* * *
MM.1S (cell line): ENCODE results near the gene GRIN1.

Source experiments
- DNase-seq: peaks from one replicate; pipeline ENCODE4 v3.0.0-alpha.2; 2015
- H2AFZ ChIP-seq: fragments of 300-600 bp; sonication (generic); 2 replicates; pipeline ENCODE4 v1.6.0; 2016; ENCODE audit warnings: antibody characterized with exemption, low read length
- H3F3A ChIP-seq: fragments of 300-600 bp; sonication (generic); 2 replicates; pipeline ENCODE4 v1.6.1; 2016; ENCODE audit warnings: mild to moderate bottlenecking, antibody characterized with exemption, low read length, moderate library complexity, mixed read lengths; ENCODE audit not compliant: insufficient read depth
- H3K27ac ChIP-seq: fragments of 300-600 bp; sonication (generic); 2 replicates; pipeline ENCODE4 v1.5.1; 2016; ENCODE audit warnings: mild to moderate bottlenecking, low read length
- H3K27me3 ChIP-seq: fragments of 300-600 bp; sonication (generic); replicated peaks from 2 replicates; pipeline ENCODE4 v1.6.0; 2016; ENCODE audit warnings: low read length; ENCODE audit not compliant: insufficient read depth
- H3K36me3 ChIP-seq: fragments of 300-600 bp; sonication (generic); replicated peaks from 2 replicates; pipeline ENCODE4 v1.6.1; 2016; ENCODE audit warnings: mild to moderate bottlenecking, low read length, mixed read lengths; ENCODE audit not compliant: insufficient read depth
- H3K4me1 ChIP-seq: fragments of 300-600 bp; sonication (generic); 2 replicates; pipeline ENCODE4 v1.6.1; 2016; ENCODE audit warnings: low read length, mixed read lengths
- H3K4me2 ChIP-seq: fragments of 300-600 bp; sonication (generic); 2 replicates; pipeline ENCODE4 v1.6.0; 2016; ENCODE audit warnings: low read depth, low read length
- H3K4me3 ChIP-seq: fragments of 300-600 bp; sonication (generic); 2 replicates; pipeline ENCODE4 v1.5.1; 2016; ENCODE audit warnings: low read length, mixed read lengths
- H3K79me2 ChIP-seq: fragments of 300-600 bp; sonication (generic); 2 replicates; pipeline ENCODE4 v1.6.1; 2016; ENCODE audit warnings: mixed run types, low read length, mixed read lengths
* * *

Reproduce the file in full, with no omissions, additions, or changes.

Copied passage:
MM.1S (cell line): ENCODE results near the gene GRIN1.

Source experiments
- DNase-seq: peaks from one replicate; pipeline ENCODE4 v3.0.0-alpha.2; 2015
- H2AFZ ChIP-seq: fragments of 300-600 bp; sonication (generic); 2 replicates; pipeline ENCODE4 v1.6.0; 2016; ENCODE audit warnings: antibody characterized with exemption, low read length
- H3F3A ChIP-seq: fragments of 300-600 bp; sonication (generic); 2 replicates; pipeline ENCODE4 v1.6.1; 2016; ENCODE audit warnings: mild to moderate bottlenecking, antibody characterized with exemption, low read length, moderate library complexity, mixed read lengths; ENCODE audit not compliant: insufficient read depth
- H3K27ac ChIP-seq: fragments of 300-600 bp; sonication (generic); 2 replicates; pipeline ENCODE4 v1.5.1; 2016; ENCODE audit warnings: mild to moderate bottlenecking, low read length
- H3K27me3 ChIP-seq: fragments of 300-600 bp; sonication (generic); replicated peaks from 2 replicates; pipeline ENCODE4 v1.6.0; 2016; ENCODE audit warnings: low read length; ENCODE audit not compliant: insufficient read depth
- H3K36me3 ChIP-seq: fragments of 300-600 bp; sonication (generic); replicated peaks from 2 replicates; pipeline ENCODE4 v1.6.1; 2016; ENCODE audit warnings: mild to moderate bottlenecking, low read length, mixed read lengths; ENCODE audit not compliant: insufficient read depth
- H3K4me1 ChIP-seq: fragments of 300-600 bp; sonication (generic); 2 replicates; pipeline ENCODE4 v1.6.1; 2016; ENCODE audit warnings: low read length, mixed read lengths
- H3K4me2 ChIP-seq: fragments of 300-600 bp; sonication (generic); 2 replicates; pipeline ENCODE4 v1.6.0; 2016; ENCODE audit warnings: low read depth, low read length
- H3K4me3 ChIP-seq: fragments of 300-600 bp; sonication (generic); 2 replicates; pipeline ENCODE4 v1.5.1; 2016; ENCODE audit warnings: low read length, mixed read lengths
- H3K79me2 ChIP-seq: fragments of 300-600 bp; sonication (generic); 2 replicates; pipeline ENCODE4 v1.6.1; 2016; ENCODE audit warnings: mixed run types, low read length, mixed read lengths